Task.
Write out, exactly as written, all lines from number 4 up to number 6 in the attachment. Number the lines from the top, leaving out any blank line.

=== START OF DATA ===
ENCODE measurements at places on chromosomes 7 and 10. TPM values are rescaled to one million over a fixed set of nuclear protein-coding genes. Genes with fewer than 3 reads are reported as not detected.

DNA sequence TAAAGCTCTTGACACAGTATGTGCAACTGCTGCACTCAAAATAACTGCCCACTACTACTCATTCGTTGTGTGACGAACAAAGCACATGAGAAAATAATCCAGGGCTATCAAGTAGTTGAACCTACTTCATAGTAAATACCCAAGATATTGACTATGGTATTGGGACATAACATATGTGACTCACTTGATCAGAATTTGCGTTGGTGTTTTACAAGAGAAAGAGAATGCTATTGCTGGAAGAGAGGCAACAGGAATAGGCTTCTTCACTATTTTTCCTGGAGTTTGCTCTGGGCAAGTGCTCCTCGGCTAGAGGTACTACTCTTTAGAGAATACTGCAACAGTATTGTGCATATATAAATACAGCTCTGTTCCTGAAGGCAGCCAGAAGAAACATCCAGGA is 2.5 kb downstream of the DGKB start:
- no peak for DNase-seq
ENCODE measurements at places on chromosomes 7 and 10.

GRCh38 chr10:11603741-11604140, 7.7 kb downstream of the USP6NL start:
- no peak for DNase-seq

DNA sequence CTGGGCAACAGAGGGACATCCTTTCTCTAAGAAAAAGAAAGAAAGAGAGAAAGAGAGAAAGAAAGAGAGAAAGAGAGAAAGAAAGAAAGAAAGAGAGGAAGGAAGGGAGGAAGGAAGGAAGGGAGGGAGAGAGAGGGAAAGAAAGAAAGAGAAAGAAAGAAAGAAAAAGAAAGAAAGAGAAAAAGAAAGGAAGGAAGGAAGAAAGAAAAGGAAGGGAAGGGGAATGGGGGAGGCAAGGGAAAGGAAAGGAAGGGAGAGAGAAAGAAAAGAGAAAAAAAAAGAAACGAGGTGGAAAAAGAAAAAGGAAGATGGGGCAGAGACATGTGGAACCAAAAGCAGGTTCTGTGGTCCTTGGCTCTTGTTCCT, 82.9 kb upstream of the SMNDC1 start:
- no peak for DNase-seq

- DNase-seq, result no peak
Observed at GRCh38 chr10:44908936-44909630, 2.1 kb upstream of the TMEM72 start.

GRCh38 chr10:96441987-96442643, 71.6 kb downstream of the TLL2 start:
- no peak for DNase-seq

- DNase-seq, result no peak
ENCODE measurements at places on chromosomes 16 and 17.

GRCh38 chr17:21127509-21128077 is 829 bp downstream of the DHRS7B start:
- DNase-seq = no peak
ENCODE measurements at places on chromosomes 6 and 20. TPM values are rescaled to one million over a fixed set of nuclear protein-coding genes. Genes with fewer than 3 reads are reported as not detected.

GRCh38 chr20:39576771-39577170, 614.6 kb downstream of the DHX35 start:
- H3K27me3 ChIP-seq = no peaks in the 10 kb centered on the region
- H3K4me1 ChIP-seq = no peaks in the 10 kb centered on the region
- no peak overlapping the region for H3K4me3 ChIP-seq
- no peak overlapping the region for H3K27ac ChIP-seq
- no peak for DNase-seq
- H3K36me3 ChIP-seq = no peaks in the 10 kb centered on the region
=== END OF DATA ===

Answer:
ENCODE measurements at places on chromosomes 7 and 10.

GRCh38 chr10:11603741-11604140, 7.7 kb downstream of the USP6NL start:
- no peak for DNase-seq